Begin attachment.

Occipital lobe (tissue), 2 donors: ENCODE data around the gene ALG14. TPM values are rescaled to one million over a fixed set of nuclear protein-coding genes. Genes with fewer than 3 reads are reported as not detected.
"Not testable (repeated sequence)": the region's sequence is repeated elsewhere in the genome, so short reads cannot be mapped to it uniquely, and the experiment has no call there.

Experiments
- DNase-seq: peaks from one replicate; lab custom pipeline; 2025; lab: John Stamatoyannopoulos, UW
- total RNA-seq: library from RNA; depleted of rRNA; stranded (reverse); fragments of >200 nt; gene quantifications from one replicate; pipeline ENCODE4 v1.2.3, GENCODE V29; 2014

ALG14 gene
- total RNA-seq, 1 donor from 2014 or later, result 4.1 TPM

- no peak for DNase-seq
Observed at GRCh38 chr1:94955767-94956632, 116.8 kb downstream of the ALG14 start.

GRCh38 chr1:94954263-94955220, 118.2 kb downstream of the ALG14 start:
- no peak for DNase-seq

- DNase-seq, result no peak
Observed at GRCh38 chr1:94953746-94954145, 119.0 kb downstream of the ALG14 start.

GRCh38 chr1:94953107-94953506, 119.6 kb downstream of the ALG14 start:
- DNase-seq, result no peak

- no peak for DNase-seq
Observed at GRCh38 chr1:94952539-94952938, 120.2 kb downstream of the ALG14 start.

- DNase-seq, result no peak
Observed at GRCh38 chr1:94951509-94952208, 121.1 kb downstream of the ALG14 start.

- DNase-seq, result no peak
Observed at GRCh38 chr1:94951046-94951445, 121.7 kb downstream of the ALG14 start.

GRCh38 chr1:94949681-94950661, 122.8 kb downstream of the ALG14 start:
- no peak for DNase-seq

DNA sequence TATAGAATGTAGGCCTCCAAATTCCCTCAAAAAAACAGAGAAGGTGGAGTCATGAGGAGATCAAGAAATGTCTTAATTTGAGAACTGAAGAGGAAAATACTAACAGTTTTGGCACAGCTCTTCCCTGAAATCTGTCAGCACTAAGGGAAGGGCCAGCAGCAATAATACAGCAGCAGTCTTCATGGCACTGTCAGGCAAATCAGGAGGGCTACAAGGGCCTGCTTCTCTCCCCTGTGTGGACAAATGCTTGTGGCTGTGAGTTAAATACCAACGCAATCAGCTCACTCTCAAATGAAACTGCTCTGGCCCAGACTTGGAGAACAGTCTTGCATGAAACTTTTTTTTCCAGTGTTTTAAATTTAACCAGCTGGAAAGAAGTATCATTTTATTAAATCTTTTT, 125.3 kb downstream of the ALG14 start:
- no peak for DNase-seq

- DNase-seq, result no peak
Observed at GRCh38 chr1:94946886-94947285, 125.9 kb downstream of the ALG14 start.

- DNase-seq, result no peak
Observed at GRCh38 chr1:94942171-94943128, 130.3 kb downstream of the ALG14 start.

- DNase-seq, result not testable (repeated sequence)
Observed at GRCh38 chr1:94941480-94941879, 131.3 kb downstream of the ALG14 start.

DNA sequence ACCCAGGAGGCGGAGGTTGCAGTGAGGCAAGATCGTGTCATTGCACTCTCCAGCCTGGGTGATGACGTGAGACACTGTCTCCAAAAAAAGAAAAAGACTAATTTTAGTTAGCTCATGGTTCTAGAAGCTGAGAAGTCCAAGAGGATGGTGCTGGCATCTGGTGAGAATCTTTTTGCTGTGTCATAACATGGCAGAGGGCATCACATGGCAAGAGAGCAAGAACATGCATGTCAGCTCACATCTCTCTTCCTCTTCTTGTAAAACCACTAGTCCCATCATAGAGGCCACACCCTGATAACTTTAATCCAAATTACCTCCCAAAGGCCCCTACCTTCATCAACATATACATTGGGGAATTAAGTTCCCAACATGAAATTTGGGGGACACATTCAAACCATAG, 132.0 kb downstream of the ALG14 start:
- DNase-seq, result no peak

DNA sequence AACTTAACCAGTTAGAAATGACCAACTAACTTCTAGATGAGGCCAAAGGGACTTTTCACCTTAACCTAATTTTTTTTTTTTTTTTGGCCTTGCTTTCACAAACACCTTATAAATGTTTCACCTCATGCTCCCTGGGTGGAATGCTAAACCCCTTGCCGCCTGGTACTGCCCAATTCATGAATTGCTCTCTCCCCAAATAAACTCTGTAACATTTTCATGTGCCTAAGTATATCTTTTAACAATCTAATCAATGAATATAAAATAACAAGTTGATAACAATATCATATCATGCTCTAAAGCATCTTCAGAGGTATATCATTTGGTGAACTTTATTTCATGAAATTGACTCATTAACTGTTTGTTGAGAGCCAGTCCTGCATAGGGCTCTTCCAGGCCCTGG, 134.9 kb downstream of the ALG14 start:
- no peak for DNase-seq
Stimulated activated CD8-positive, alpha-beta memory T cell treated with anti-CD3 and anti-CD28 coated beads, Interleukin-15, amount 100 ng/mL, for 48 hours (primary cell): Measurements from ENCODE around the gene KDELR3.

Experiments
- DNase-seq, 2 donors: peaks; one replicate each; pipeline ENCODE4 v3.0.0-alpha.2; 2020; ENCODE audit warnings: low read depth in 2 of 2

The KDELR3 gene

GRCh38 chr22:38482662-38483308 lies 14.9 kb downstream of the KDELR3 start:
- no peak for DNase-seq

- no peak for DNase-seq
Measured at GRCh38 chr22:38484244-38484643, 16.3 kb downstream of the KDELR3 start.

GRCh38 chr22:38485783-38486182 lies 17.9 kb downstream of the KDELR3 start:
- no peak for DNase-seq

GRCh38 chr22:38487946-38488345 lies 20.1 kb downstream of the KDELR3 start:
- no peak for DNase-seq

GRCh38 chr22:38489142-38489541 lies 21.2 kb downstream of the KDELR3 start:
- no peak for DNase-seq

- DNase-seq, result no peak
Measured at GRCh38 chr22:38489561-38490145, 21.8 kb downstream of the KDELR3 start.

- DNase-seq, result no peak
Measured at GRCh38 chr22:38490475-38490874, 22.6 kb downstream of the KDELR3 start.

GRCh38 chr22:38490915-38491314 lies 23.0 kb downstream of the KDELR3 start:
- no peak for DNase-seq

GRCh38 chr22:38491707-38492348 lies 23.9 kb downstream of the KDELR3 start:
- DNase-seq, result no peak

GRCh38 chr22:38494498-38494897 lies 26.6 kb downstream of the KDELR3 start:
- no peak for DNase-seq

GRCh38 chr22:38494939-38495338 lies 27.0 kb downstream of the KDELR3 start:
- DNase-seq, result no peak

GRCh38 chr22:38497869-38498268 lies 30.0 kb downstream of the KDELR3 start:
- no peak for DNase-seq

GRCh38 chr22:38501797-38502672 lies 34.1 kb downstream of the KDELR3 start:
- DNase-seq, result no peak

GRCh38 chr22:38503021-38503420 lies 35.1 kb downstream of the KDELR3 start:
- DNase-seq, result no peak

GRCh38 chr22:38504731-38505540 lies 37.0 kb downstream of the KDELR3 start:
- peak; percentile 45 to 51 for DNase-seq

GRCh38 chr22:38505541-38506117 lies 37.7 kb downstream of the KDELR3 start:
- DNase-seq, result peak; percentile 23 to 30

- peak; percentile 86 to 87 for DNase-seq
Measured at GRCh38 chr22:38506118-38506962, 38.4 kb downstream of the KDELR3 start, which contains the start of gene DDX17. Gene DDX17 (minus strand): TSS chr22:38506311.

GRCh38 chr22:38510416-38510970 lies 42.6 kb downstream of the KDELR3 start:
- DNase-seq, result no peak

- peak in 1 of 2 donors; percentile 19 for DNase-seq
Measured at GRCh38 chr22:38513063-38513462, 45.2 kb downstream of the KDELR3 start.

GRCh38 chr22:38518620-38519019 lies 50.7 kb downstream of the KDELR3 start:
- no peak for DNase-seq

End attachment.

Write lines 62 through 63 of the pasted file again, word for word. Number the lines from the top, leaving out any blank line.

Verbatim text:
GRCh38 chr22:38497869-38498268 lies 30.0 kb downstream of the KDELR3 start:
- no peak for DNase-seq